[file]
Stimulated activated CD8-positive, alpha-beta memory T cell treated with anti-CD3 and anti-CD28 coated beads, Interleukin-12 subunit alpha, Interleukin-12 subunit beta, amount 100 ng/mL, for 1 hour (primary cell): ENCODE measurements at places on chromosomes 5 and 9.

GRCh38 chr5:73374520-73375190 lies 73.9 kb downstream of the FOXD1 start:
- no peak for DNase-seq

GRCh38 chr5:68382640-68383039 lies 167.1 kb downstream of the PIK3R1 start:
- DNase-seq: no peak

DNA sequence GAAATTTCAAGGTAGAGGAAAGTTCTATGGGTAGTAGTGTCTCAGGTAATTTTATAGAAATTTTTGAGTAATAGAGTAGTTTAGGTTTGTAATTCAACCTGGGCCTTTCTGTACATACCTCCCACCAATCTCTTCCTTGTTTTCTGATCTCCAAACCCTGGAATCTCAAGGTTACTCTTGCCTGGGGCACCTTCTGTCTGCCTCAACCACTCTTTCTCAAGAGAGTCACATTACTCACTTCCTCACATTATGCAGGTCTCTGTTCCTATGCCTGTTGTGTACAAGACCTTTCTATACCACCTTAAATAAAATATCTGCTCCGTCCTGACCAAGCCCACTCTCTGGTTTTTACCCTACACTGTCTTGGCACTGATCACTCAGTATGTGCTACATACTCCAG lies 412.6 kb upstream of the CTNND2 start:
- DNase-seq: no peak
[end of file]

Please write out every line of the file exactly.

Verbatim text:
Stimulated activated CD8-positive, alpha-beta memory T cell treated with anti-CD3 and anti-CD28 coated beads, Interleukin-12 subunit alpha, Interleukin-12 subunit beta, amount 100 ng/mL, for 1 hour (primary cell): ENCODE measurements at places on chromosomes 5 and 9.

GRCh38 chr5:73374520-73375190 lies 73.9 kb downstream of the FOXD1 start:
- no peak for DNase-seq

GRCh38 chr5:68382640-68383039 lies 167.1 kb downstream of the PIK3R1 start:
- DNase-seq: no peak

DNA sequence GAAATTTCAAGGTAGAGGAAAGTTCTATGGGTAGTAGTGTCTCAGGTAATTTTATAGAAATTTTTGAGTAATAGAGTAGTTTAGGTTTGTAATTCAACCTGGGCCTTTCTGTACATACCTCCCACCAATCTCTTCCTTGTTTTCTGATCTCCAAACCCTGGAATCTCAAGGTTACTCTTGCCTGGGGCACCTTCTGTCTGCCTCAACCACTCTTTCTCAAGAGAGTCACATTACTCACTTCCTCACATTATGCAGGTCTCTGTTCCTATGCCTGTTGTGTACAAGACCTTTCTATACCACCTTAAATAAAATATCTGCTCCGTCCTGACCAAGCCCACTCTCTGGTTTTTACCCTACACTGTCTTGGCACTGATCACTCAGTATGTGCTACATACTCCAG lies 412.6 kb upstream of the CTNND2 start:
- DNase-seq: no peak